I haven’t been able to write for a considerable time due to business trips, vacations, and jus...
Stack Sticks with Energy
01/30/2004 12:00 am EST
Jim Stack is perhaps the most thorough analyst I know. Whether reviewing a specific stock, an industry, or a general market, you can be certain he will assess all the relevant facts. Here, he applies his technical, fundamental, and historical eye towards the energy sector.
"As the economy struggled in 2002 and early 2003, oil prices were widely expected to fall; instead, they rose in anticipation of an Iraqi War. Then they were expected to drop after the collapse of Saddam’s regime. Again analysts were wrong. There are several factors that point to a continuation of higher oil prices into the new year:
US crude oil stores are tight, with storage levels running persistently below the five-year average in 2003. According to the Energy Information Administration, US commercial oil inventories have dropped to 269 million barrels–the lowest since weekly data has been collected.OPEC maintained a reduced production level at their December meeting and shows little inclination to change its policy in the near future.
"Natural gas prices rose early last year as a cold winter depleted supplies in underground storage. When production kicked in to replenish these gas stores, prices were widely projected to drop. That hasn’t happened. As with crude oil, there are a number of factors that favor high gas prices in the year ahead:
A continuing economic recovery will boost demand. In addition to industrial use, nearly all new electric generating plants are now reliant on natural gas. Among residential and commercial users, there’s less incentive for fuel switching with the current high fuel oil prices.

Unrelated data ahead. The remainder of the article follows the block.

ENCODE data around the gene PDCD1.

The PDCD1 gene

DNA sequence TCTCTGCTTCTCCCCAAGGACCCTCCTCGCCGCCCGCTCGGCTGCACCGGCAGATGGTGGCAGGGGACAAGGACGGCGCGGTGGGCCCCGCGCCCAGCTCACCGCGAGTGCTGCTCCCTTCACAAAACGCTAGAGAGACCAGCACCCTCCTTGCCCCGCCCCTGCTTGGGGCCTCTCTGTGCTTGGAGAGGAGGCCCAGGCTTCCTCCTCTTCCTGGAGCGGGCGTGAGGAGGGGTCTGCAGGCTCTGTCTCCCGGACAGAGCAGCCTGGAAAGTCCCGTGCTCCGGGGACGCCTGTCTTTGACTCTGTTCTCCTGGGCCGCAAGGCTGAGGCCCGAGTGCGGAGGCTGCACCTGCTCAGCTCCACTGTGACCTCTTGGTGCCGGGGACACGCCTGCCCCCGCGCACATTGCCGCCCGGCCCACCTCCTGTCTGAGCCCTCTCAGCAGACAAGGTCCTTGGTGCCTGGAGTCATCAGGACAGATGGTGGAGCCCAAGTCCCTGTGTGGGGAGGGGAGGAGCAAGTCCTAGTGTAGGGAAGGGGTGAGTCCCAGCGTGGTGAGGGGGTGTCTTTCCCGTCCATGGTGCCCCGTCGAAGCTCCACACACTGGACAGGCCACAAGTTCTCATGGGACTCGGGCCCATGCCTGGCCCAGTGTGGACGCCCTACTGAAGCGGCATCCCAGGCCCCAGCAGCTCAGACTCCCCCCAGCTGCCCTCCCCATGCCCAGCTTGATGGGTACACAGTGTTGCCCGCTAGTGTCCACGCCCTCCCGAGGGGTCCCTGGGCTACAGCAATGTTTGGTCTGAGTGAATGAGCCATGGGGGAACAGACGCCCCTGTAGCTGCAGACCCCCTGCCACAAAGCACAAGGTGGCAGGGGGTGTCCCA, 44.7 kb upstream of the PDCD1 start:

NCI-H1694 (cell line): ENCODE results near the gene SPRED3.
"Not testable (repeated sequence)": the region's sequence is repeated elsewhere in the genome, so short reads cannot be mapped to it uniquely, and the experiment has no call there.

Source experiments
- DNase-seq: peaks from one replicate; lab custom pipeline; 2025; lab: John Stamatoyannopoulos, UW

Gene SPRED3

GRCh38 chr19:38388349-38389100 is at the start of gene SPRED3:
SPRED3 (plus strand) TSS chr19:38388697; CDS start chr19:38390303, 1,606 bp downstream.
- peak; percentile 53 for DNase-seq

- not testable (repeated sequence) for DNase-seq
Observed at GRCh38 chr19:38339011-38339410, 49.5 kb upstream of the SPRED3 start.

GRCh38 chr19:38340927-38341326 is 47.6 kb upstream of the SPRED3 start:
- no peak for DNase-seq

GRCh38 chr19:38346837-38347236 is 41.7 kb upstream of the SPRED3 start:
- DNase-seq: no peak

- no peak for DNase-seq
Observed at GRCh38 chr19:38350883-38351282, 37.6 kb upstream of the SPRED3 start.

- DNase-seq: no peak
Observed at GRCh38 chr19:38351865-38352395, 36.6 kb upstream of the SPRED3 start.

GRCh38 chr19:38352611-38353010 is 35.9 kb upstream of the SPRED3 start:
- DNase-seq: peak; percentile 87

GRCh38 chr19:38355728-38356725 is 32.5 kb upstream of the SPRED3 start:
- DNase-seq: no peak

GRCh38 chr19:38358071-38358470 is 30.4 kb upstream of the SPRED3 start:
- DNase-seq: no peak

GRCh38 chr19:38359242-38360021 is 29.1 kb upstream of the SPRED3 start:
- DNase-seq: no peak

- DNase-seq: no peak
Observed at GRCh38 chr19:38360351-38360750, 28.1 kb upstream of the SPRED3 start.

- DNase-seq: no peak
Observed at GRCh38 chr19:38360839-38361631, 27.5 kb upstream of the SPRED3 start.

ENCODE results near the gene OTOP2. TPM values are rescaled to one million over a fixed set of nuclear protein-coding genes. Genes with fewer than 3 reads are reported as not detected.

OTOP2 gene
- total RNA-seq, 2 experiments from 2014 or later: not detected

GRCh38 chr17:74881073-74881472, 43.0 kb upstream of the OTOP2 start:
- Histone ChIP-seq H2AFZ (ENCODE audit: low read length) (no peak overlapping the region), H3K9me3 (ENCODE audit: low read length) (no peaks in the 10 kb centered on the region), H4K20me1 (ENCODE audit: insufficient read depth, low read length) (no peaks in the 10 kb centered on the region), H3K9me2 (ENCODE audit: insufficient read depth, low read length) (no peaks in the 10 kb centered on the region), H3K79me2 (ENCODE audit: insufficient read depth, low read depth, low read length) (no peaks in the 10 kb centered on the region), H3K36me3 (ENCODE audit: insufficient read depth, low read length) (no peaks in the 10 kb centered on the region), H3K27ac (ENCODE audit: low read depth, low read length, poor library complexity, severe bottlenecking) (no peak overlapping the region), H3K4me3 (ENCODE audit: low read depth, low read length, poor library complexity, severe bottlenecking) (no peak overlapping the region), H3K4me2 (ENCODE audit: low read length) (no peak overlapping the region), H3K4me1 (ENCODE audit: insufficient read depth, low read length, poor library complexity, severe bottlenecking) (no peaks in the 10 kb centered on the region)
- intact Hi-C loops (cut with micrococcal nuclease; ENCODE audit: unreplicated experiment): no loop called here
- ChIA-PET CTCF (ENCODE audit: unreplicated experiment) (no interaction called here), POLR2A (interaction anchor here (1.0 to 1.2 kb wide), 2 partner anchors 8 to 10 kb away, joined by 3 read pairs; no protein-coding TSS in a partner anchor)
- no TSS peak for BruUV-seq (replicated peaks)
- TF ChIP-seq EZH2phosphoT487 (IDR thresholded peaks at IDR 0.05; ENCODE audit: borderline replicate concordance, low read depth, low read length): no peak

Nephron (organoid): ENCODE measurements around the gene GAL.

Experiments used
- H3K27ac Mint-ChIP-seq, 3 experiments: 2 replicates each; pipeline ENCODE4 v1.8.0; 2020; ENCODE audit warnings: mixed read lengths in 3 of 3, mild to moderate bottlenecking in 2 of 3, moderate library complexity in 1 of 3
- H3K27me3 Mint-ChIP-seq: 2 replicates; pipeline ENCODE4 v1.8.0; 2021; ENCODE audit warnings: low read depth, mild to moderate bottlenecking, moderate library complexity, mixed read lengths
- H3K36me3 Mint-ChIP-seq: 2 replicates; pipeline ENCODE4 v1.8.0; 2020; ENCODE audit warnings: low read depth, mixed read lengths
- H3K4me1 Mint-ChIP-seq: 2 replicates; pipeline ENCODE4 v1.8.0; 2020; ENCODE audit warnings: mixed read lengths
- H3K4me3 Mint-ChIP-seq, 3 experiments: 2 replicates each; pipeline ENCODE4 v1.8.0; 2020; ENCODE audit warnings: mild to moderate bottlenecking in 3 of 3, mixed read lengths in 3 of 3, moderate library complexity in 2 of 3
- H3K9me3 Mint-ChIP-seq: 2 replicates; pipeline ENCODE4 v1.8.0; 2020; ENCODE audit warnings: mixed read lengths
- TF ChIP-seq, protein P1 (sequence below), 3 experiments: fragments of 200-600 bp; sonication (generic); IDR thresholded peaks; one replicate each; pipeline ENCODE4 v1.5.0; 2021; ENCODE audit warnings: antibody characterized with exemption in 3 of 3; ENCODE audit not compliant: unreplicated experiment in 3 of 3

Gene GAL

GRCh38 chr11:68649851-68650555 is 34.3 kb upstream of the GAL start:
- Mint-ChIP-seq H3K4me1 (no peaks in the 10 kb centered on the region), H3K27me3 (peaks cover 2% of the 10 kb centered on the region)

Environmental restrictions continue to keep a substantial portion of domestic gas reserves off limits to production.Domestic gas wells are less productive. In spite of the emphasis on drilling new wells, gas production per well actually peaked in 1971 at 435 thousand cubic feet per day. In 2002, the production rate per well was 70% below that peak figure, and continues to decline.Unlike oil, natural gas is costly and difficult to ship. Although there are vast overseas gas reserves, primarily in Russia and Iran, gas has to be converted to liquefied natural gas, requiring special terminals, conversion plants, and ships.
"ConocoPhillips (COP NYSE), BP plc (BP NYSE), and ChevronTexaco (CVX NYSE) are major integrated oil companies, positioned to capitalize on growing global demand in developing regions like China. They also could be big players in the rapidly expanding liquid natural gas development. These large-cap companies typically offer a reliable dividend yield and tend to be more stable, however, their sheer size could also mean slower growth.
"Encana (ECA NYSE) and Devon Energy (DVN ASE) are independent natural gas exploration and production companies, while Equitable Resources (EQT NYSE) and Questar (STR NYSE) incorporate all phases from gas production through distribution. These smaller companies offer more opportunities for expansion and merger. Most of their assets are concentrated in North America, which helps limit their exposure to political problems and terrorism."
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